Readers respond to Terri Schiavo’s situation
A form of child abuse?
Certainly, we all watched with disgust very young children being patted down, handcuffed and arrested for trying to enter Terri Schiavo’s hospice. But even more despicable is the fact these little ones were set up by their own parents.
There’s no justification for subjecting a child to this kind of trauma, and, in essence, teaching them to defy authority. No matter which side an adult may place himself or herself on in this explosive, emotional issue, little kids can’t possibly understand all the ramifications of the Schiavo situation. They will only remember the “mob” mentality they were encouraged to be a part of and the terrifying ordeal of being arrested and facing the possibility of being hauled away in a paddy wagon with other “criminals.”
Protest if you must. But don’t use your children as pawns. You adults claim to be “grown-ups.” Start acting like it.
Like all other caring people, I congratulate Anne Webb and her family for their successful efforts in raising their son Dustin under conditions which I can only imagine. Who would I be to judge them if their decisions years ago regarding their son were different.
I also congratulate Michael Shiavo for his efforts to carry out his wife’s wishes regarding the end of her life (although it took the better part of 15 years to do so), under much more scrutiny and nationwide judgments by people who were not directly involved in her plight.
The only difference that should matter in both cases is that Terri Shiavo expressed her wishes beforehand to her husband while it would have been impossible for Webb’s son to express his wishes to his parents at birth. As to the motivation for an autopsy to be performed on Terri Shiavo’s brain – again, who am I to question it? The people of this nation stuck their collective nose into this very personal and tragic situation through an unconstitutional act of Congress and a self-serving president and media – so an autopsy will probably serve some purpose to them, good or bad.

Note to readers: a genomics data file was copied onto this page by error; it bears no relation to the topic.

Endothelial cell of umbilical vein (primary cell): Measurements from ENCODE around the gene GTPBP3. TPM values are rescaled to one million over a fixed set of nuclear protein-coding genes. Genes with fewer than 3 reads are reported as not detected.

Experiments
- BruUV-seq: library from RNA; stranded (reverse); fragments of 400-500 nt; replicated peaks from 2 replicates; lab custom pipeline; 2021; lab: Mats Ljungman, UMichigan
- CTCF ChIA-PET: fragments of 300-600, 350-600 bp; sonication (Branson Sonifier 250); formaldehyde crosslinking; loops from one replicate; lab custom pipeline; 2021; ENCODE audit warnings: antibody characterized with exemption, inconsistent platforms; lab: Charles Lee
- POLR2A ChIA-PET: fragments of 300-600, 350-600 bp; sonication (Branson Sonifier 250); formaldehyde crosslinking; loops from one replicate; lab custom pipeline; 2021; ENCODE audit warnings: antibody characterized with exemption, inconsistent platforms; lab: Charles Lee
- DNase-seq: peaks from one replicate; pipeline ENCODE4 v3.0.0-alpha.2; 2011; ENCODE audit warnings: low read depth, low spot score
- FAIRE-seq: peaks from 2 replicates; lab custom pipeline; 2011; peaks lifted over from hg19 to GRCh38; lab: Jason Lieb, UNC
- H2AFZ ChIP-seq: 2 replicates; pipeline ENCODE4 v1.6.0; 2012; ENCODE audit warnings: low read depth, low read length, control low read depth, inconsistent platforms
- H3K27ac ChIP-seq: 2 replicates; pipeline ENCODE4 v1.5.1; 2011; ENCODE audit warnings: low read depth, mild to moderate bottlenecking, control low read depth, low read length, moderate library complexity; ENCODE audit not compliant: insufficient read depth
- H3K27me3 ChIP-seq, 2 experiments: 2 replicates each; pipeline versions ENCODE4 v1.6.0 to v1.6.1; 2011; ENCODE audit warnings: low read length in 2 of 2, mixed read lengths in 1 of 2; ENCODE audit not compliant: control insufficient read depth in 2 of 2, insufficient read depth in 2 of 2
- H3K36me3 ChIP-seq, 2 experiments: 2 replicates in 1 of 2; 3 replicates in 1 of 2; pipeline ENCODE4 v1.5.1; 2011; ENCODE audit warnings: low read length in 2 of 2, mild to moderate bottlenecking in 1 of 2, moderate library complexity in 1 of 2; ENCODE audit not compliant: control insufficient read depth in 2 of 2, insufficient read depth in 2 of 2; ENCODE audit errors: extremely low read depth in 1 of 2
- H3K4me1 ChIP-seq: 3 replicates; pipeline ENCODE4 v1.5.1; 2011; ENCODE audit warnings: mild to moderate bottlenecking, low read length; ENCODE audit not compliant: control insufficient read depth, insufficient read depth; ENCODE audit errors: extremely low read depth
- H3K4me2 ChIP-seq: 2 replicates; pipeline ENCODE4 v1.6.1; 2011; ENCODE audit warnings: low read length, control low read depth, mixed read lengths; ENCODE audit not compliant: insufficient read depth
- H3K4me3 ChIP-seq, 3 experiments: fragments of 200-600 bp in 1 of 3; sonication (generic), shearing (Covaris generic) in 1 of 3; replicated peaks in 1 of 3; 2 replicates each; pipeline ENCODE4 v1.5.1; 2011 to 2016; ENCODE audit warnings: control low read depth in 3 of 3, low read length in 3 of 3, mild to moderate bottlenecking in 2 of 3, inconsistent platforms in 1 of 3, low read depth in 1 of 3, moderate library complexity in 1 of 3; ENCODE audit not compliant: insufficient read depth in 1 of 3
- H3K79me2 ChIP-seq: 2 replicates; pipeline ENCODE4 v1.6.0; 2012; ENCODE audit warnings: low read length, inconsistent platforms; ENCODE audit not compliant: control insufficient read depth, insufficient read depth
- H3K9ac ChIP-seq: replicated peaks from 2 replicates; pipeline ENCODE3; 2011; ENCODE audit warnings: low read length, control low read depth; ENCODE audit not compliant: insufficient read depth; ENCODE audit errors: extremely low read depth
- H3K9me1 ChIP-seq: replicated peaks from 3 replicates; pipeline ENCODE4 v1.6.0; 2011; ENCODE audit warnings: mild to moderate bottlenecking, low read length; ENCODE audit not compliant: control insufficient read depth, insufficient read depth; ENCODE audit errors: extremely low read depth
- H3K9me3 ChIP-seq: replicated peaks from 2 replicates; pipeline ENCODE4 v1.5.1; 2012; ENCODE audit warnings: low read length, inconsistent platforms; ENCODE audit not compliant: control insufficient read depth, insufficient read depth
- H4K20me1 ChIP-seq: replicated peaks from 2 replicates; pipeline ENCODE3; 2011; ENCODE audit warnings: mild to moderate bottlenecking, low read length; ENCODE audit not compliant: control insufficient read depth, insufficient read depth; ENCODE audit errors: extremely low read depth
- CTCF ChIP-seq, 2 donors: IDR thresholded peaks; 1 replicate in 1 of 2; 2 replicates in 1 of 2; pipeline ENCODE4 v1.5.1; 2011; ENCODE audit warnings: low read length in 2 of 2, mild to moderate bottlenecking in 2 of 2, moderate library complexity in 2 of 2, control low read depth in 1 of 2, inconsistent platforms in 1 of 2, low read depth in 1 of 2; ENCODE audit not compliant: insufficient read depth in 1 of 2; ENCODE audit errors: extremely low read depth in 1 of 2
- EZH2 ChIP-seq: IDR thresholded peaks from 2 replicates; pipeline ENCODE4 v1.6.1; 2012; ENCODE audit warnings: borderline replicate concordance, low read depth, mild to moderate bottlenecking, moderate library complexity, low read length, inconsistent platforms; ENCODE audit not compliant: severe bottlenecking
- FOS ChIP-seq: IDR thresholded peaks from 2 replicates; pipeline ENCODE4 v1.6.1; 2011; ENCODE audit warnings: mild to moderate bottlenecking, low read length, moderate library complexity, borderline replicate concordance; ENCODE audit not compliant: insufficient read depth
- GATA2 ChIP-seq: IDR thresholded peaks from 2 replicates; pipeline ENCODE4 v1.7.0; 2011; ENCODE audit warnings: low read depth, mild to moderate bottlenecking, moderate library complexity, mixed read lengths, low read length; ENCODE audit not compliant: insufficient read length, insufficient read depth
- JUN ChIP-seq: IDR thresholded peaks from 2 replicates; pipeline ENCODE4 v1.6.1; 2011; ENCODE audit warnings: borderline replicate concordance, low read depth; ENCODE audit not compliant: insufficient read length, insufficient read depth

Terri Shiavo is now gone, but the circumstances of her death have helped to shed light on the darker side of some self-serving players in our society and it’s government.
Bulimia killed Terri
(Letter writer, “Schiavo reports miss point,” April 1) has it right. Bulimia is what killed Terri. And Karen Carpenter on Feb. 4, 1983. And how many other beautiful young women?
It’s amazing. A few short weeks ago we were complaining that the judiciary was acting beyond the scope of its authority by legislating from the bench.
Now, it seems, we’re not satisfied when the judiciary and the federal Legislature act according to their constitutional charter. Our response to the tragedy of the Terri Schiavo case stands as a representative example of our ambivalence. We seem to have forgotten that the judiciary is not an investigative body. It rules on evidence in actionable issues presented before it by disputing parties. Try dusting off that old Government 101 text book. Re-familiarize yourself with the Constitution. Review the separation of powers and the roles of the judiciary and the legislature. Then review all of the facts of the Shiavo case. Be careful to ignore the rumors, conjecture, personal opinions and emotional epithets.
In a representative republic, the government derives its authority from the people. If you want the next Schiavo case to have a different outcome, stop whining and, if it’s necessary in your state, change the law.
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